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OfficeTalk: Customizing the Word 2007 Fluent Ribbon is as Easy as 1-2-3 (Part 1 of 2)
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Summary: Explore scenarios using the free Custom UI Editor in part one of this two-part series. It is a must for developers creating custom user interfaces with the Microsoft Office Fluent Ribbon.
Frank Rice, Microsoft Corporation
Applies to: Microsoft Office Word 2007
Much has been written about the Microsoft Office 2007 Fluent Ribbon User Interface (hereafter known simply as the Ribbon). The Office Fluent User Interface Developer Portal on the Microsoft Developer Network includes a plethora of information on extending the Ribbon. Customizing the Ribbon uses both XML to define the structure of the Ribbon and programming procedures known as callbacks to give the Ribbon its functionality.
Generally, you create a custom Ribbon in a Microsoft Office application in a couple of ways. Creating a custom Ribbon for a single document entails modifying an Office Open XML format file in the Office application. An Open XML format file is a zip container containing folders, files, and relationships that define the Microsoft Office application document.
To create a custom Ribbon this way, you first rename the document by adding a .zip to the filename, and then add a folder and file that contains the Ribbon XML code to the zip container. Next, you modify a package part to establish a relationship between the newly added file and the other files in the container. As stated earlier, this XML contains element attributes that point to callback procedures which gives the Ribbon its functionality. To add callback procedures to the document, you open the Visual Basic Editor and create Visual Basic for Applications (VBA) procedures. Then after renaming, saving, closing, and then reopening the document, you have a customized Ribbon specific to that document. You can also do this for templates that you make available to other users.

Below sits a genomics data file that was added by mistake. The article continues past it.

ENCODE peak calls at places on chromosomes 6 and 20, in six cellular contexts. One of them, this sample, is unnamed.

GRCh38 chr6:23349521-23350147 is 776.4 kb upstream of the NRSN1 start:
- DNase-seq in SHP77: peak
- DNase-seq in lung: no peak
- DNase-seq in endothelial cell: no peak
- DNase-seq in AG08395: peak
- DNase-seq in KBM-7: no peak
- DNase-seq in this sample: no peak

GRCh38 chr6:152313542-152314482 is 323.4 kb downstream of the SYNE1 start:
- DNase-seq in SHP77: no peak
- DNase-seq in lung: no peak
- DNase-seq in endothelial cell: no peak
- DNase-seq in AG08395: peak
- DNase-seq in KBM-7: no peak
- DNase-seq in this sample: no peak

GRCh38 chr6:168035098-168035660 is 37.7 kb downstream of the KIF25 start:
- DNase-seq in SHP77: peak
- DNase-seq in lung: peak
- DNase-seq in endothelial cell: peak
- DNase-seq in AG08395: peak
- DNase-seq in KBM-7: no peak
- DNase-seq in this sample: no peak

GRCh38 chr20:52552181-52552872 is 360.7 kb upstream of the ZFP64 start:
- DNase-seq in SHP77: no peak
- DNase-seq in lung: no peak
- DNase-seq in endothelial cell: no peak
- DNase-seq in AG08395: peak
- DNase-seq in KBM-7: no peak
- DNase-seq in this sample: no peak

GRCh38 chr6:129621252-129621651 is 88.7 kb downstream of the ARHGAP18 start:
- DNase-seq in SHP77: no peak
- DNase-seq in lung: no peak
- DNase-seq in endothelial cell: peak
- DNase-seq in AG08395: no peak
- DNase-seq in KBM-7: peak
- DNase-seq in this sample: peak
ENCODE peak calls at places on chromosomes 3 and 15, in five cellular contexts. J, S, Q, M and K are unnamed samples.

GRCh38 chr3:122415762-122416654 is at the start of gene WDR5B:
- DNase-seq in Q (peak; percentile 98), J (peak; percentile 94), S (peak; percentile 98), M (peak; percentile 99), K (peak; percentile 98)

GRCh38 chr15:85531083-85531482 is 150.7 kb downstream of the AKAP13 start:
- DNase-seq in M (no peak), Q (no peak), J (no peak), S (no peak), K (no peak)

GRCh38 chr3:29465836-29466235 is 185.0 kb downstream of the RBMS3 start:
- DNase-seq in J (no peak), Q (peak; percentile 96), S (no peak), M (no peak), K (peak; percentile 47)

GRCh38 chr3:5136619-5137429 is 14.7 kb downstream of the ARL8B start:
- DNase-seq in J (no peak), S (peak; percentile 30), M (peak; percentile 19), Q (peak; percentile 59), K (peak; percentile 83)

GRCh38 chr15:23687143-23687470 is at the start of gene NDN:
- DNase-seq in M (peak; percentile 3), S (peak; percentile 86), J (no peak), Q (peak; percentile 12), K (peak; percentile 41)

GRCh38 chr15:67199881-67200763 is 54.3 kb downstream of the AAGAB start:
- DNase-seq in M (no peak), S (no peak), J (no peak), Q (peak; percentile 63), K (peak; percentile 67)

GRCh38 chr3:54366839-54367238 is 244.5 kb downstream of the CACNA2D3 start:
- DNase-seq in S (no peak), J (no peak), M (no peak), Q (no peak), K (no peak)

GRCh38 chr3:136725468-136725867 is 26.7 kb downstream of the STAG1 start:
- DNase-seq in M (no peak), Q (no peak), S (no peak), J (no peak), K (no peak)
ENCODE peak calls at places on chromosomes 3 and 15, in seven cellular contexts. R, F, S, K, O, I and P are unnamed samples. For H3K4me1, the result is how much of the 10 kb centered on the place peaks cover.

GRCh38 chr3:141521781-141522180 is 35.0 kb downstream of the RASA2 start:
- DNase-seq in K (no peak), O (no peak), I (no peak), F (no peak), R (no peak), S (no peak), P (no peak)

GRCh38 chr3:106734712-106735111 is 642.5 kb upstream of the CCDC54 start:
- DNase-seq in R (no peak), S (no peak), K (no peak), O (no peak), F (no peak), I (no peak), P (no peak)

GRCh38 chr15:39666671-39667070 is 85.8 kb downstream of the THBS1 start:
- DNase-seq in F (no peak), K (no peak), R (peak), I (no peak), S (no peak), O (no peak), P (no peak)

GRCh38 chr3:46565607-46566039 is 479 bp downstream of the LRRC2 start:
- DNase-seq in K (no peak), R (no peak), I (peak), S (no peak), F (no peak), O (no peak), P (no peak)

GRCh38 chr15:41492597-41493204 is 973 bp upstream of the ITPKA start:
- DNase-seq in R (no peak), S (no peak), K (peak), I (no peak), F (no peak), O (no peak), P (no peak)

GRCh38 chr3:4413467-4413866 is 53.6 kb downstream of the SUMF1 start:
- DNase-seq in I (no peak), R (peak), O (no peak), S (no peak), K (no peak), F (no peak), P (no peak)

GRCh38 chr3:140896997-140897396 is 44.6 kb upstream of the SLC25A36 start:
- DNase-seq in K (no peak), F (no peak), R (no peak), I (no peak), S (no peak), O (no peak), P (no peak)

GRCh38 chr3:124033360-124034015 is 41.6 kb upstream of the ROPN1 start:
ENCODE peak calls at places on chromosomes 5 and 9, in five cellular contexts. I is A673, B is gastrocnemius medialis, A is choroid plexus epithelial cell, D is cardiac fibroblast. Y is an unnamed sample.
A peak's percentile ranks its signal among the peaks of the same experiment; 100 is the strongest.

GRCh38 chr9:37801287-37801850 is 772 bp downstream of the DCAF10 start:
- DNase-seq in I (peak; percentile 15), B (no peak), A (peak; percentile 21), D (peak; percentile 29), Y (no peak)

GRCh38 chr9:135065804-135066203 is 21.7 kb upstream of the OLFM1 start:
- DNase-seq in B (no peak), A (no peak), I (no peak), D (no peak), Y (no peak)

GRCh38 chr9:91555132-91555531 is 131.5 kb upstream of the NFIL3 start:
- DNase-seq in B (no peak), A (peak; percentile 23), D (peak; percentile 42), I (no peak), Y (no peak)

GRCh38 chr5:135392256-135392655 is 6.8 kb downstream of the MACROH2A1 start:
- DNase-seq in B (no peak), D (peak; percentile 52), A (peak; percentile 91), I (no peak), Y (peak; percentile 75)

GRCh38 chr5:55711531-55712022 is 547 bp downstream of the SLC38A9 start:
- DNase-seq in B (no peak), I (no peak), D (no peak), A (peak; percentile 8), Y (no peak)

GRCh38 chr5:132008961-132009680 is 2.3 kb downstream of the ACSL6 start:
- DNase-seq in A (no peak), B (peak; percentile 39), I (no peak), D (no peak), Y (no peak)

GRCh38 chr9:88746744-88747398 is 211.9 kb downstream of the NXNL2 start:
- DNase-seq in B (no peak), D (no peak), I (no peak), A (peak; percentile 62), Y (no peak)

Another way to create a custom Ribbon that is more readily accessible is to create an Add-in that is added to Word 2007. This way, any document that you create in Word inherits the custom Ribbon. The easiest way to do this is to create the Add-in as a project in Microsoft Visual Studio. The Visual Studio Tools for the Microsoft Office system is a free application that contains a Ribbon template so you can add a customizable Ribbon to an Office project quickly.
You can find more information on these methods in the 3-part series of articles titled Customizing the 2007 Office Fluent Ribbon for Developers.
However, in this two-part column, I will confine the discussion to creating a custom Ribbon for a single document. The procedure that I described previously is tedious and can result in a corrupt document if the folder and file are not added to the correct location or if the relationship is not defined correctly. In this column, I will demonstrate using a cool, free tool that makes creating customized Ribbon in documents a breeze.
Because Microsoft Office Access 2007 files are not Open XML format container files, the Custom UI Editor will not allow you to embed XML into the database file.
What if, instead of having to rename the Word 2007 file, open the container, add the parts, modify the relationship, rename the container, and reopen the document, you could just write the XML, save the document, and the correct parts and relationships are automatically added to the document for you?
You can do just that with a nifty tool designed specifically to take much of the pain out of creating Ribbon customizations at the document level. And best yet, the tool is free. The Custom UI Editor is a great utility for working with Ribbon customizations stored in Office Open XML documents. The tool was written by Trang Luu who works on the Microsoft Office Fluent User Interface team and is one of the key developers of the Ribbon.
The Custom UI Editor is not the only tool available to work with XML code. For example, the XML Notepad 2007 is another free tool from Microsoft that you can use when writing XML code. However, the Custom UI Editor is specifically written to customize the Ribbon in Microsoft Office applications.
Opening the Custom UI Editor reveals a simple user interface as seen in Figure 1.
Figure 1. The XML code screen in the Custom UI Editor with callouts